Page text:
Anfillo language

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Anfillo
Mao
Region Ethiopia
Native speakers
500  (1990)[1]
25 monolinguals
Language codes
ISO 639-3 myo

Anfillo (also known as Mao or Southern Mao) is a Northern Omotic language spoken in western Ethiopia by a few hundred people. The term Anfillo is used to refer both to the language and the people found in a small community in the Anfillo woreda, part of the Mirab Welega Zone. The language is on the verge of extinction as it is spoken only by adults above the age of sixty. All younger generations have shifted to Western Oromo.[2]

Anfillo has five vowels and about 22 consonants. Long vowels and consonants do occur and may have phonemic value. The basic word order is subject–object–verb. Nouns follow their modifier. Verbs are inflected for tense, aspect and mood. Three tenses are marked morphologically: present, past, and future. Gender and number are expressed lexically.

Notes[edit]

  1. ^ Anfillo at Ethnologue (17th ed., 2013)
  2. ^ Raymond G. Gordon, Jr, ed. 2005. "Anfillo", Ethnologue: Languages of the World. 15th edition. Dallas: Summer Institute of Linguistics.

References[edit]

  • Amanuel Alemayehu (2001) 'Noun Phrase in Anfillo' (unpublished B.A. thesis, Addis Abeba University)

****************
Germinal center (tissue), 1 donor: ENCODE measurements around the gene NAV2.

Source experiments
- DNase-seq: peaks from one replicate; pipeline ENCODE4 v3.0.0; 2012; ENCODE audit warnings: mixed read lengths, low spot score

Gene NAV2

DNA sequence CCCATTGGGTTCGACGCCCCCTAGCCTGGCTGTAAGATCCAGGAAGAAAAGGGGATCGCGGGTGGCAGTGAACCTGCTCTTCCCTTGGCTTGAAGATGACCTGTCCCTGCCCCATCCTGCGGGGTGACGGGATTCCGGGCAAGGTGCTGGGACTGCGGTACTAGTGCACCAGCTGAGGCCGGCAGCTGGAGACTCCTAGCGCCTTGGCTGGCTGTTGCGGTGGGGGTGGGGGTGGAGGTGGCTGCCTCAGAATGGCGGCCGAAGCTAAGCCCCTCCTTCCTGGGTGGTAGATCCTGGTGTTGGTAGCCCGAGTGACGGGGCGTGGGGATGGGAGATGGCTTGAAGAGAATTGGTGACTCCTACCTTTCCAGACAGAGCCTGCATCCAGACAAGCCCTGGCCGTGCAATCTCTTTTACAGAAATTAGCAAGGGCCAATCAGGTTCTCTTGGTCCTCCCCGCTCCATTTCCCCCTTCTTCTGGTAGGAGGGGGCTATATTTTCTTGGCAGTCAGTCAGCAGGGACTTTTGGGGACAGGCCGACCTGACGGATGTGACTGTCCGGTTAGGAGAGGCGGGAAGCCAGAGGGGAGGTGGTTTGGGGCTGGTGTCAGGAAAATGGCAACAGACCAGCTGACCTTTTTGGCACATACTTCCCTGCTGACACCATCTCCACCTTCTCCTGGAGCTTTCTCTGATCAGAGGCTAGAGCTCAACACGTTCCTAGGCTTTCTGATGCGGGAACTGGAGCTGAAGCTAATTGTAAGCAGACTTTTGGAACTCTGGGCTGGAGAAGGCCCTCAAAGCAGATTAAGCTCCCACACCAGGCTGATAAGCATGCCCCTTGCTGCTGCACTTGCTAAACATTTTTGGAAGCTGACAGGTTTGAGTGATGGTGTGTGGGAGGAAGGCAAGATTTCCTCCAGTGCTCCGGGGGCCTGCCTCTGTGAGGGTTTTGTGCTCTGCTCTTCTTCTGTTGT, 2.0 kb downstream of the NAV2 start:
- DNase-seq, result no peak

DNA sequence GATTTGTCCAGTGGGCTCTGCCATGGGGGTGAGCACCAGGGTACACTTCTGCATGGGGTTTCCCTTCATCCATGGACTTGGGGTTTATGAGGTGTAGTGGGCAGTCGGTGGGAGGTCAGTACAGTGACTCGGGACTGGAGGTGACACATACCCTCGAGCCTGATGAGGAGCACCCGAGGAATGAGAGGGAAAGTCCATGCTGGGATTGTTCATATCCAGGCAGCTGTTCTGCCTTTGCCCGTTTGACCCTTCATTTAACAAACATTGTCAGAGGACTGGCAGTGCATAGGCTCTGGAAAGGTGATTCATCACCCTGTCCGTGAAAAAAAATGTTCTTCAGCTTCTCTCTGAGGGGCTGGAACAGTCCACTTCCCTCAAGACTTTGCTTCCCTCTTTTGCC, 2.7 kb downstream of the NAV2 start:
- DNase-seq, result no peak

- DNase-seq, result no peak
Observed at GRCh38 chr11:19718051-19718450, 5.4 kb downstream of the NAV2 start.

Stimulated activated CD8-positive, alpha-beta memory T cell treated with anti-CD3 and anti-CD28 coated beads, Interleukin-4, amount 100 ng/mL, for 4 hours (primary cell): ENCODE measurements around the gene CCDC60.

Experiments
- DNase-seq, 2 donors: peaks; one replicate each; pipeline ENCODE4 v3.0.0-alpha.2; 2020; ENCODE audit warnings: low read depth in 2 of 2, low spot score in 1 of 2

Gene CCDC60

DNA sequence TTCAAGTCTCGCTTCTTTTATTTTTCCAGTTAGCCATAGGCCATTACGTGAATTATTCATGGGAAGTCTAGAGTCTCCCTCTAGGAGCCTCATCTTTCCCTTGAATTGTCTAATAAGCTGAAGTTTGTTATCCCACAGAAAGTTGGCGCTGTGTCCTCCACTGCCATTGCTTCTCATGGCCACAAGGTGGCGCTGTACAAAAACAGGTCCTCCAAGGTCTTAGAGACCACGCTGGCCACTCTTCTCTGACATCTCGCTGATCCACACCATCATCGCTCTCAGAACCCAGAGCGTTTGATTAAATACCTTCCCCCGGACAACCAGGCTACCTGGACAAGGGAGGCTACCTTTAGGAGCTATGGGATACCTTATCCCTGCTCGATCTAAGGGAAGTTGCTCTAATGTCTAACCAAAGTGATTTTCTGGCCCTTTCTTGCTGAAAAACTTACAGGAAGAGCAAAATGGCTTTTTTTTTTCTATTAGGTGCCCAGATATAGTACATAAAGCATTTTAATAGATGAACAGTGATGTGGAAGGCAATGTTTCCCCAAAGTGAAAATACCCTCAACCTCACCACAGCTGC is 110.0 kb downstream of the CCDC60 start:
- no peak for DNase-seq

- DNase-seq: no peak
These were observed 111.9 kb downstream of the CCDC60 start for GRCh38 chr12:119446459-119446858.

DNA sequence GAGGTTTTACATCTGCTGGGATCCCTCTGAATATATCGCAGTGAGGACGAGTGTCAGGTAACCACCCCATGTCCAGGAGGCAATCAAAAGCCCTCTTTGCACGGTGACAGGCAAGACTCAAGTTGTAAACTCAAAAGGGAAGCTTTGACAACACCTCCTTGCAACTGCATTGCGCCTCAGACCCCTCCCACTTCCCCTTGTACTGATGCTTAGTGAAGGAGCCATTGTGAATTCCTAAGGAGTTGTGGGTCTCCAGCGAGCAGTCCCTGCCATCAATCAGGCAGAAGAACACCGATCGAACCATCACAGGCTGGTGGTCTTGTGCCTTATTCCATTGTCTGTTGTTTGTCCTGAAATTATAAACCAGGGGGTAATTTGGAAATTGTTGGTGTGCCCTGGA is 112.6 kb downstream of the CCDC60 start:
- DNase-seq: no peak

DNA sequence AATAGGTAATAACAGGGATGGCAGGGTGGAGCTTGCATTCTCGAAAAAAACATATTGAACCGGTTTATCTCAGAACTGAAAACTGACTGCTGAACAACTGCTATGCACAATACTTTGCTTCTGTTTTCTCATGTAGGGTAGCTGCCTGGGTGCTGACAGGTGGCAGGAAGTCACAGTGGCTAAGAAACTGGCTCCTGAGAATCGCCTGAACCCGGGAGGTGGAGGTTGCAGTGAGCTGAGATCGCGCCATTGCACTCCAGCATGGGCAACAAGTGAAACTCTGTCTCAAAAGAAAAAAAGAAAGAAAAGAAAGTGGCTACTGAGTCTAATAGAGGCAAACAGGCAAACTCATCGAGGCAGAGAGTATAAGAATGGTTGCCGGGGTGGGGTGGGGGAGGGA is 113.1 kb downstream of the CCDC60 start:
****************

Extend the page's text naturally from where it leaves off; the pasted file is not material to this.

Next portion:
• Gebre Bizuneh (1994) 'The Phonology of Anfillo' (unpublished M.A. thesis, Addis Abeba University)
  • Goshu, Debela & Demeke, Girma Awgichew [2005] 'Some points on Anfillo' (unpublished handout, International Conference on Endangered Ethiopian Languages, Addis Ababa 27–30 April 2005).
  • Grottanelli, Vinigi L. 1940. I Mao (Missione etnografica nel Uollega occidentale). Rome: Reale Accademia d'Italia.
  • Yigezu, Moges & Yehualashet (1995) 'Anfillo: a sketch of grammar and lexicon', Afrikanistisch Arbeitspapiere, 43. Cologne: University of Cologne/Institute of African Studies.
  • Yigezu, Moges (1995b) 'Dying twice: the case of Anfillo languages', Afrikanistisch Arbeitspapiere, 43. Cologne: University of Cologne/Institute of African Studies.
  • Wedekind, Klaus & Wedekind, Charlotte (2002) 'Sociolinguistic Survey Report on Languages of the Asosa-Begi-Komosha area, Part II' (SIL Electronic Survey Report 2002-055). [contains a map]

External links[edit]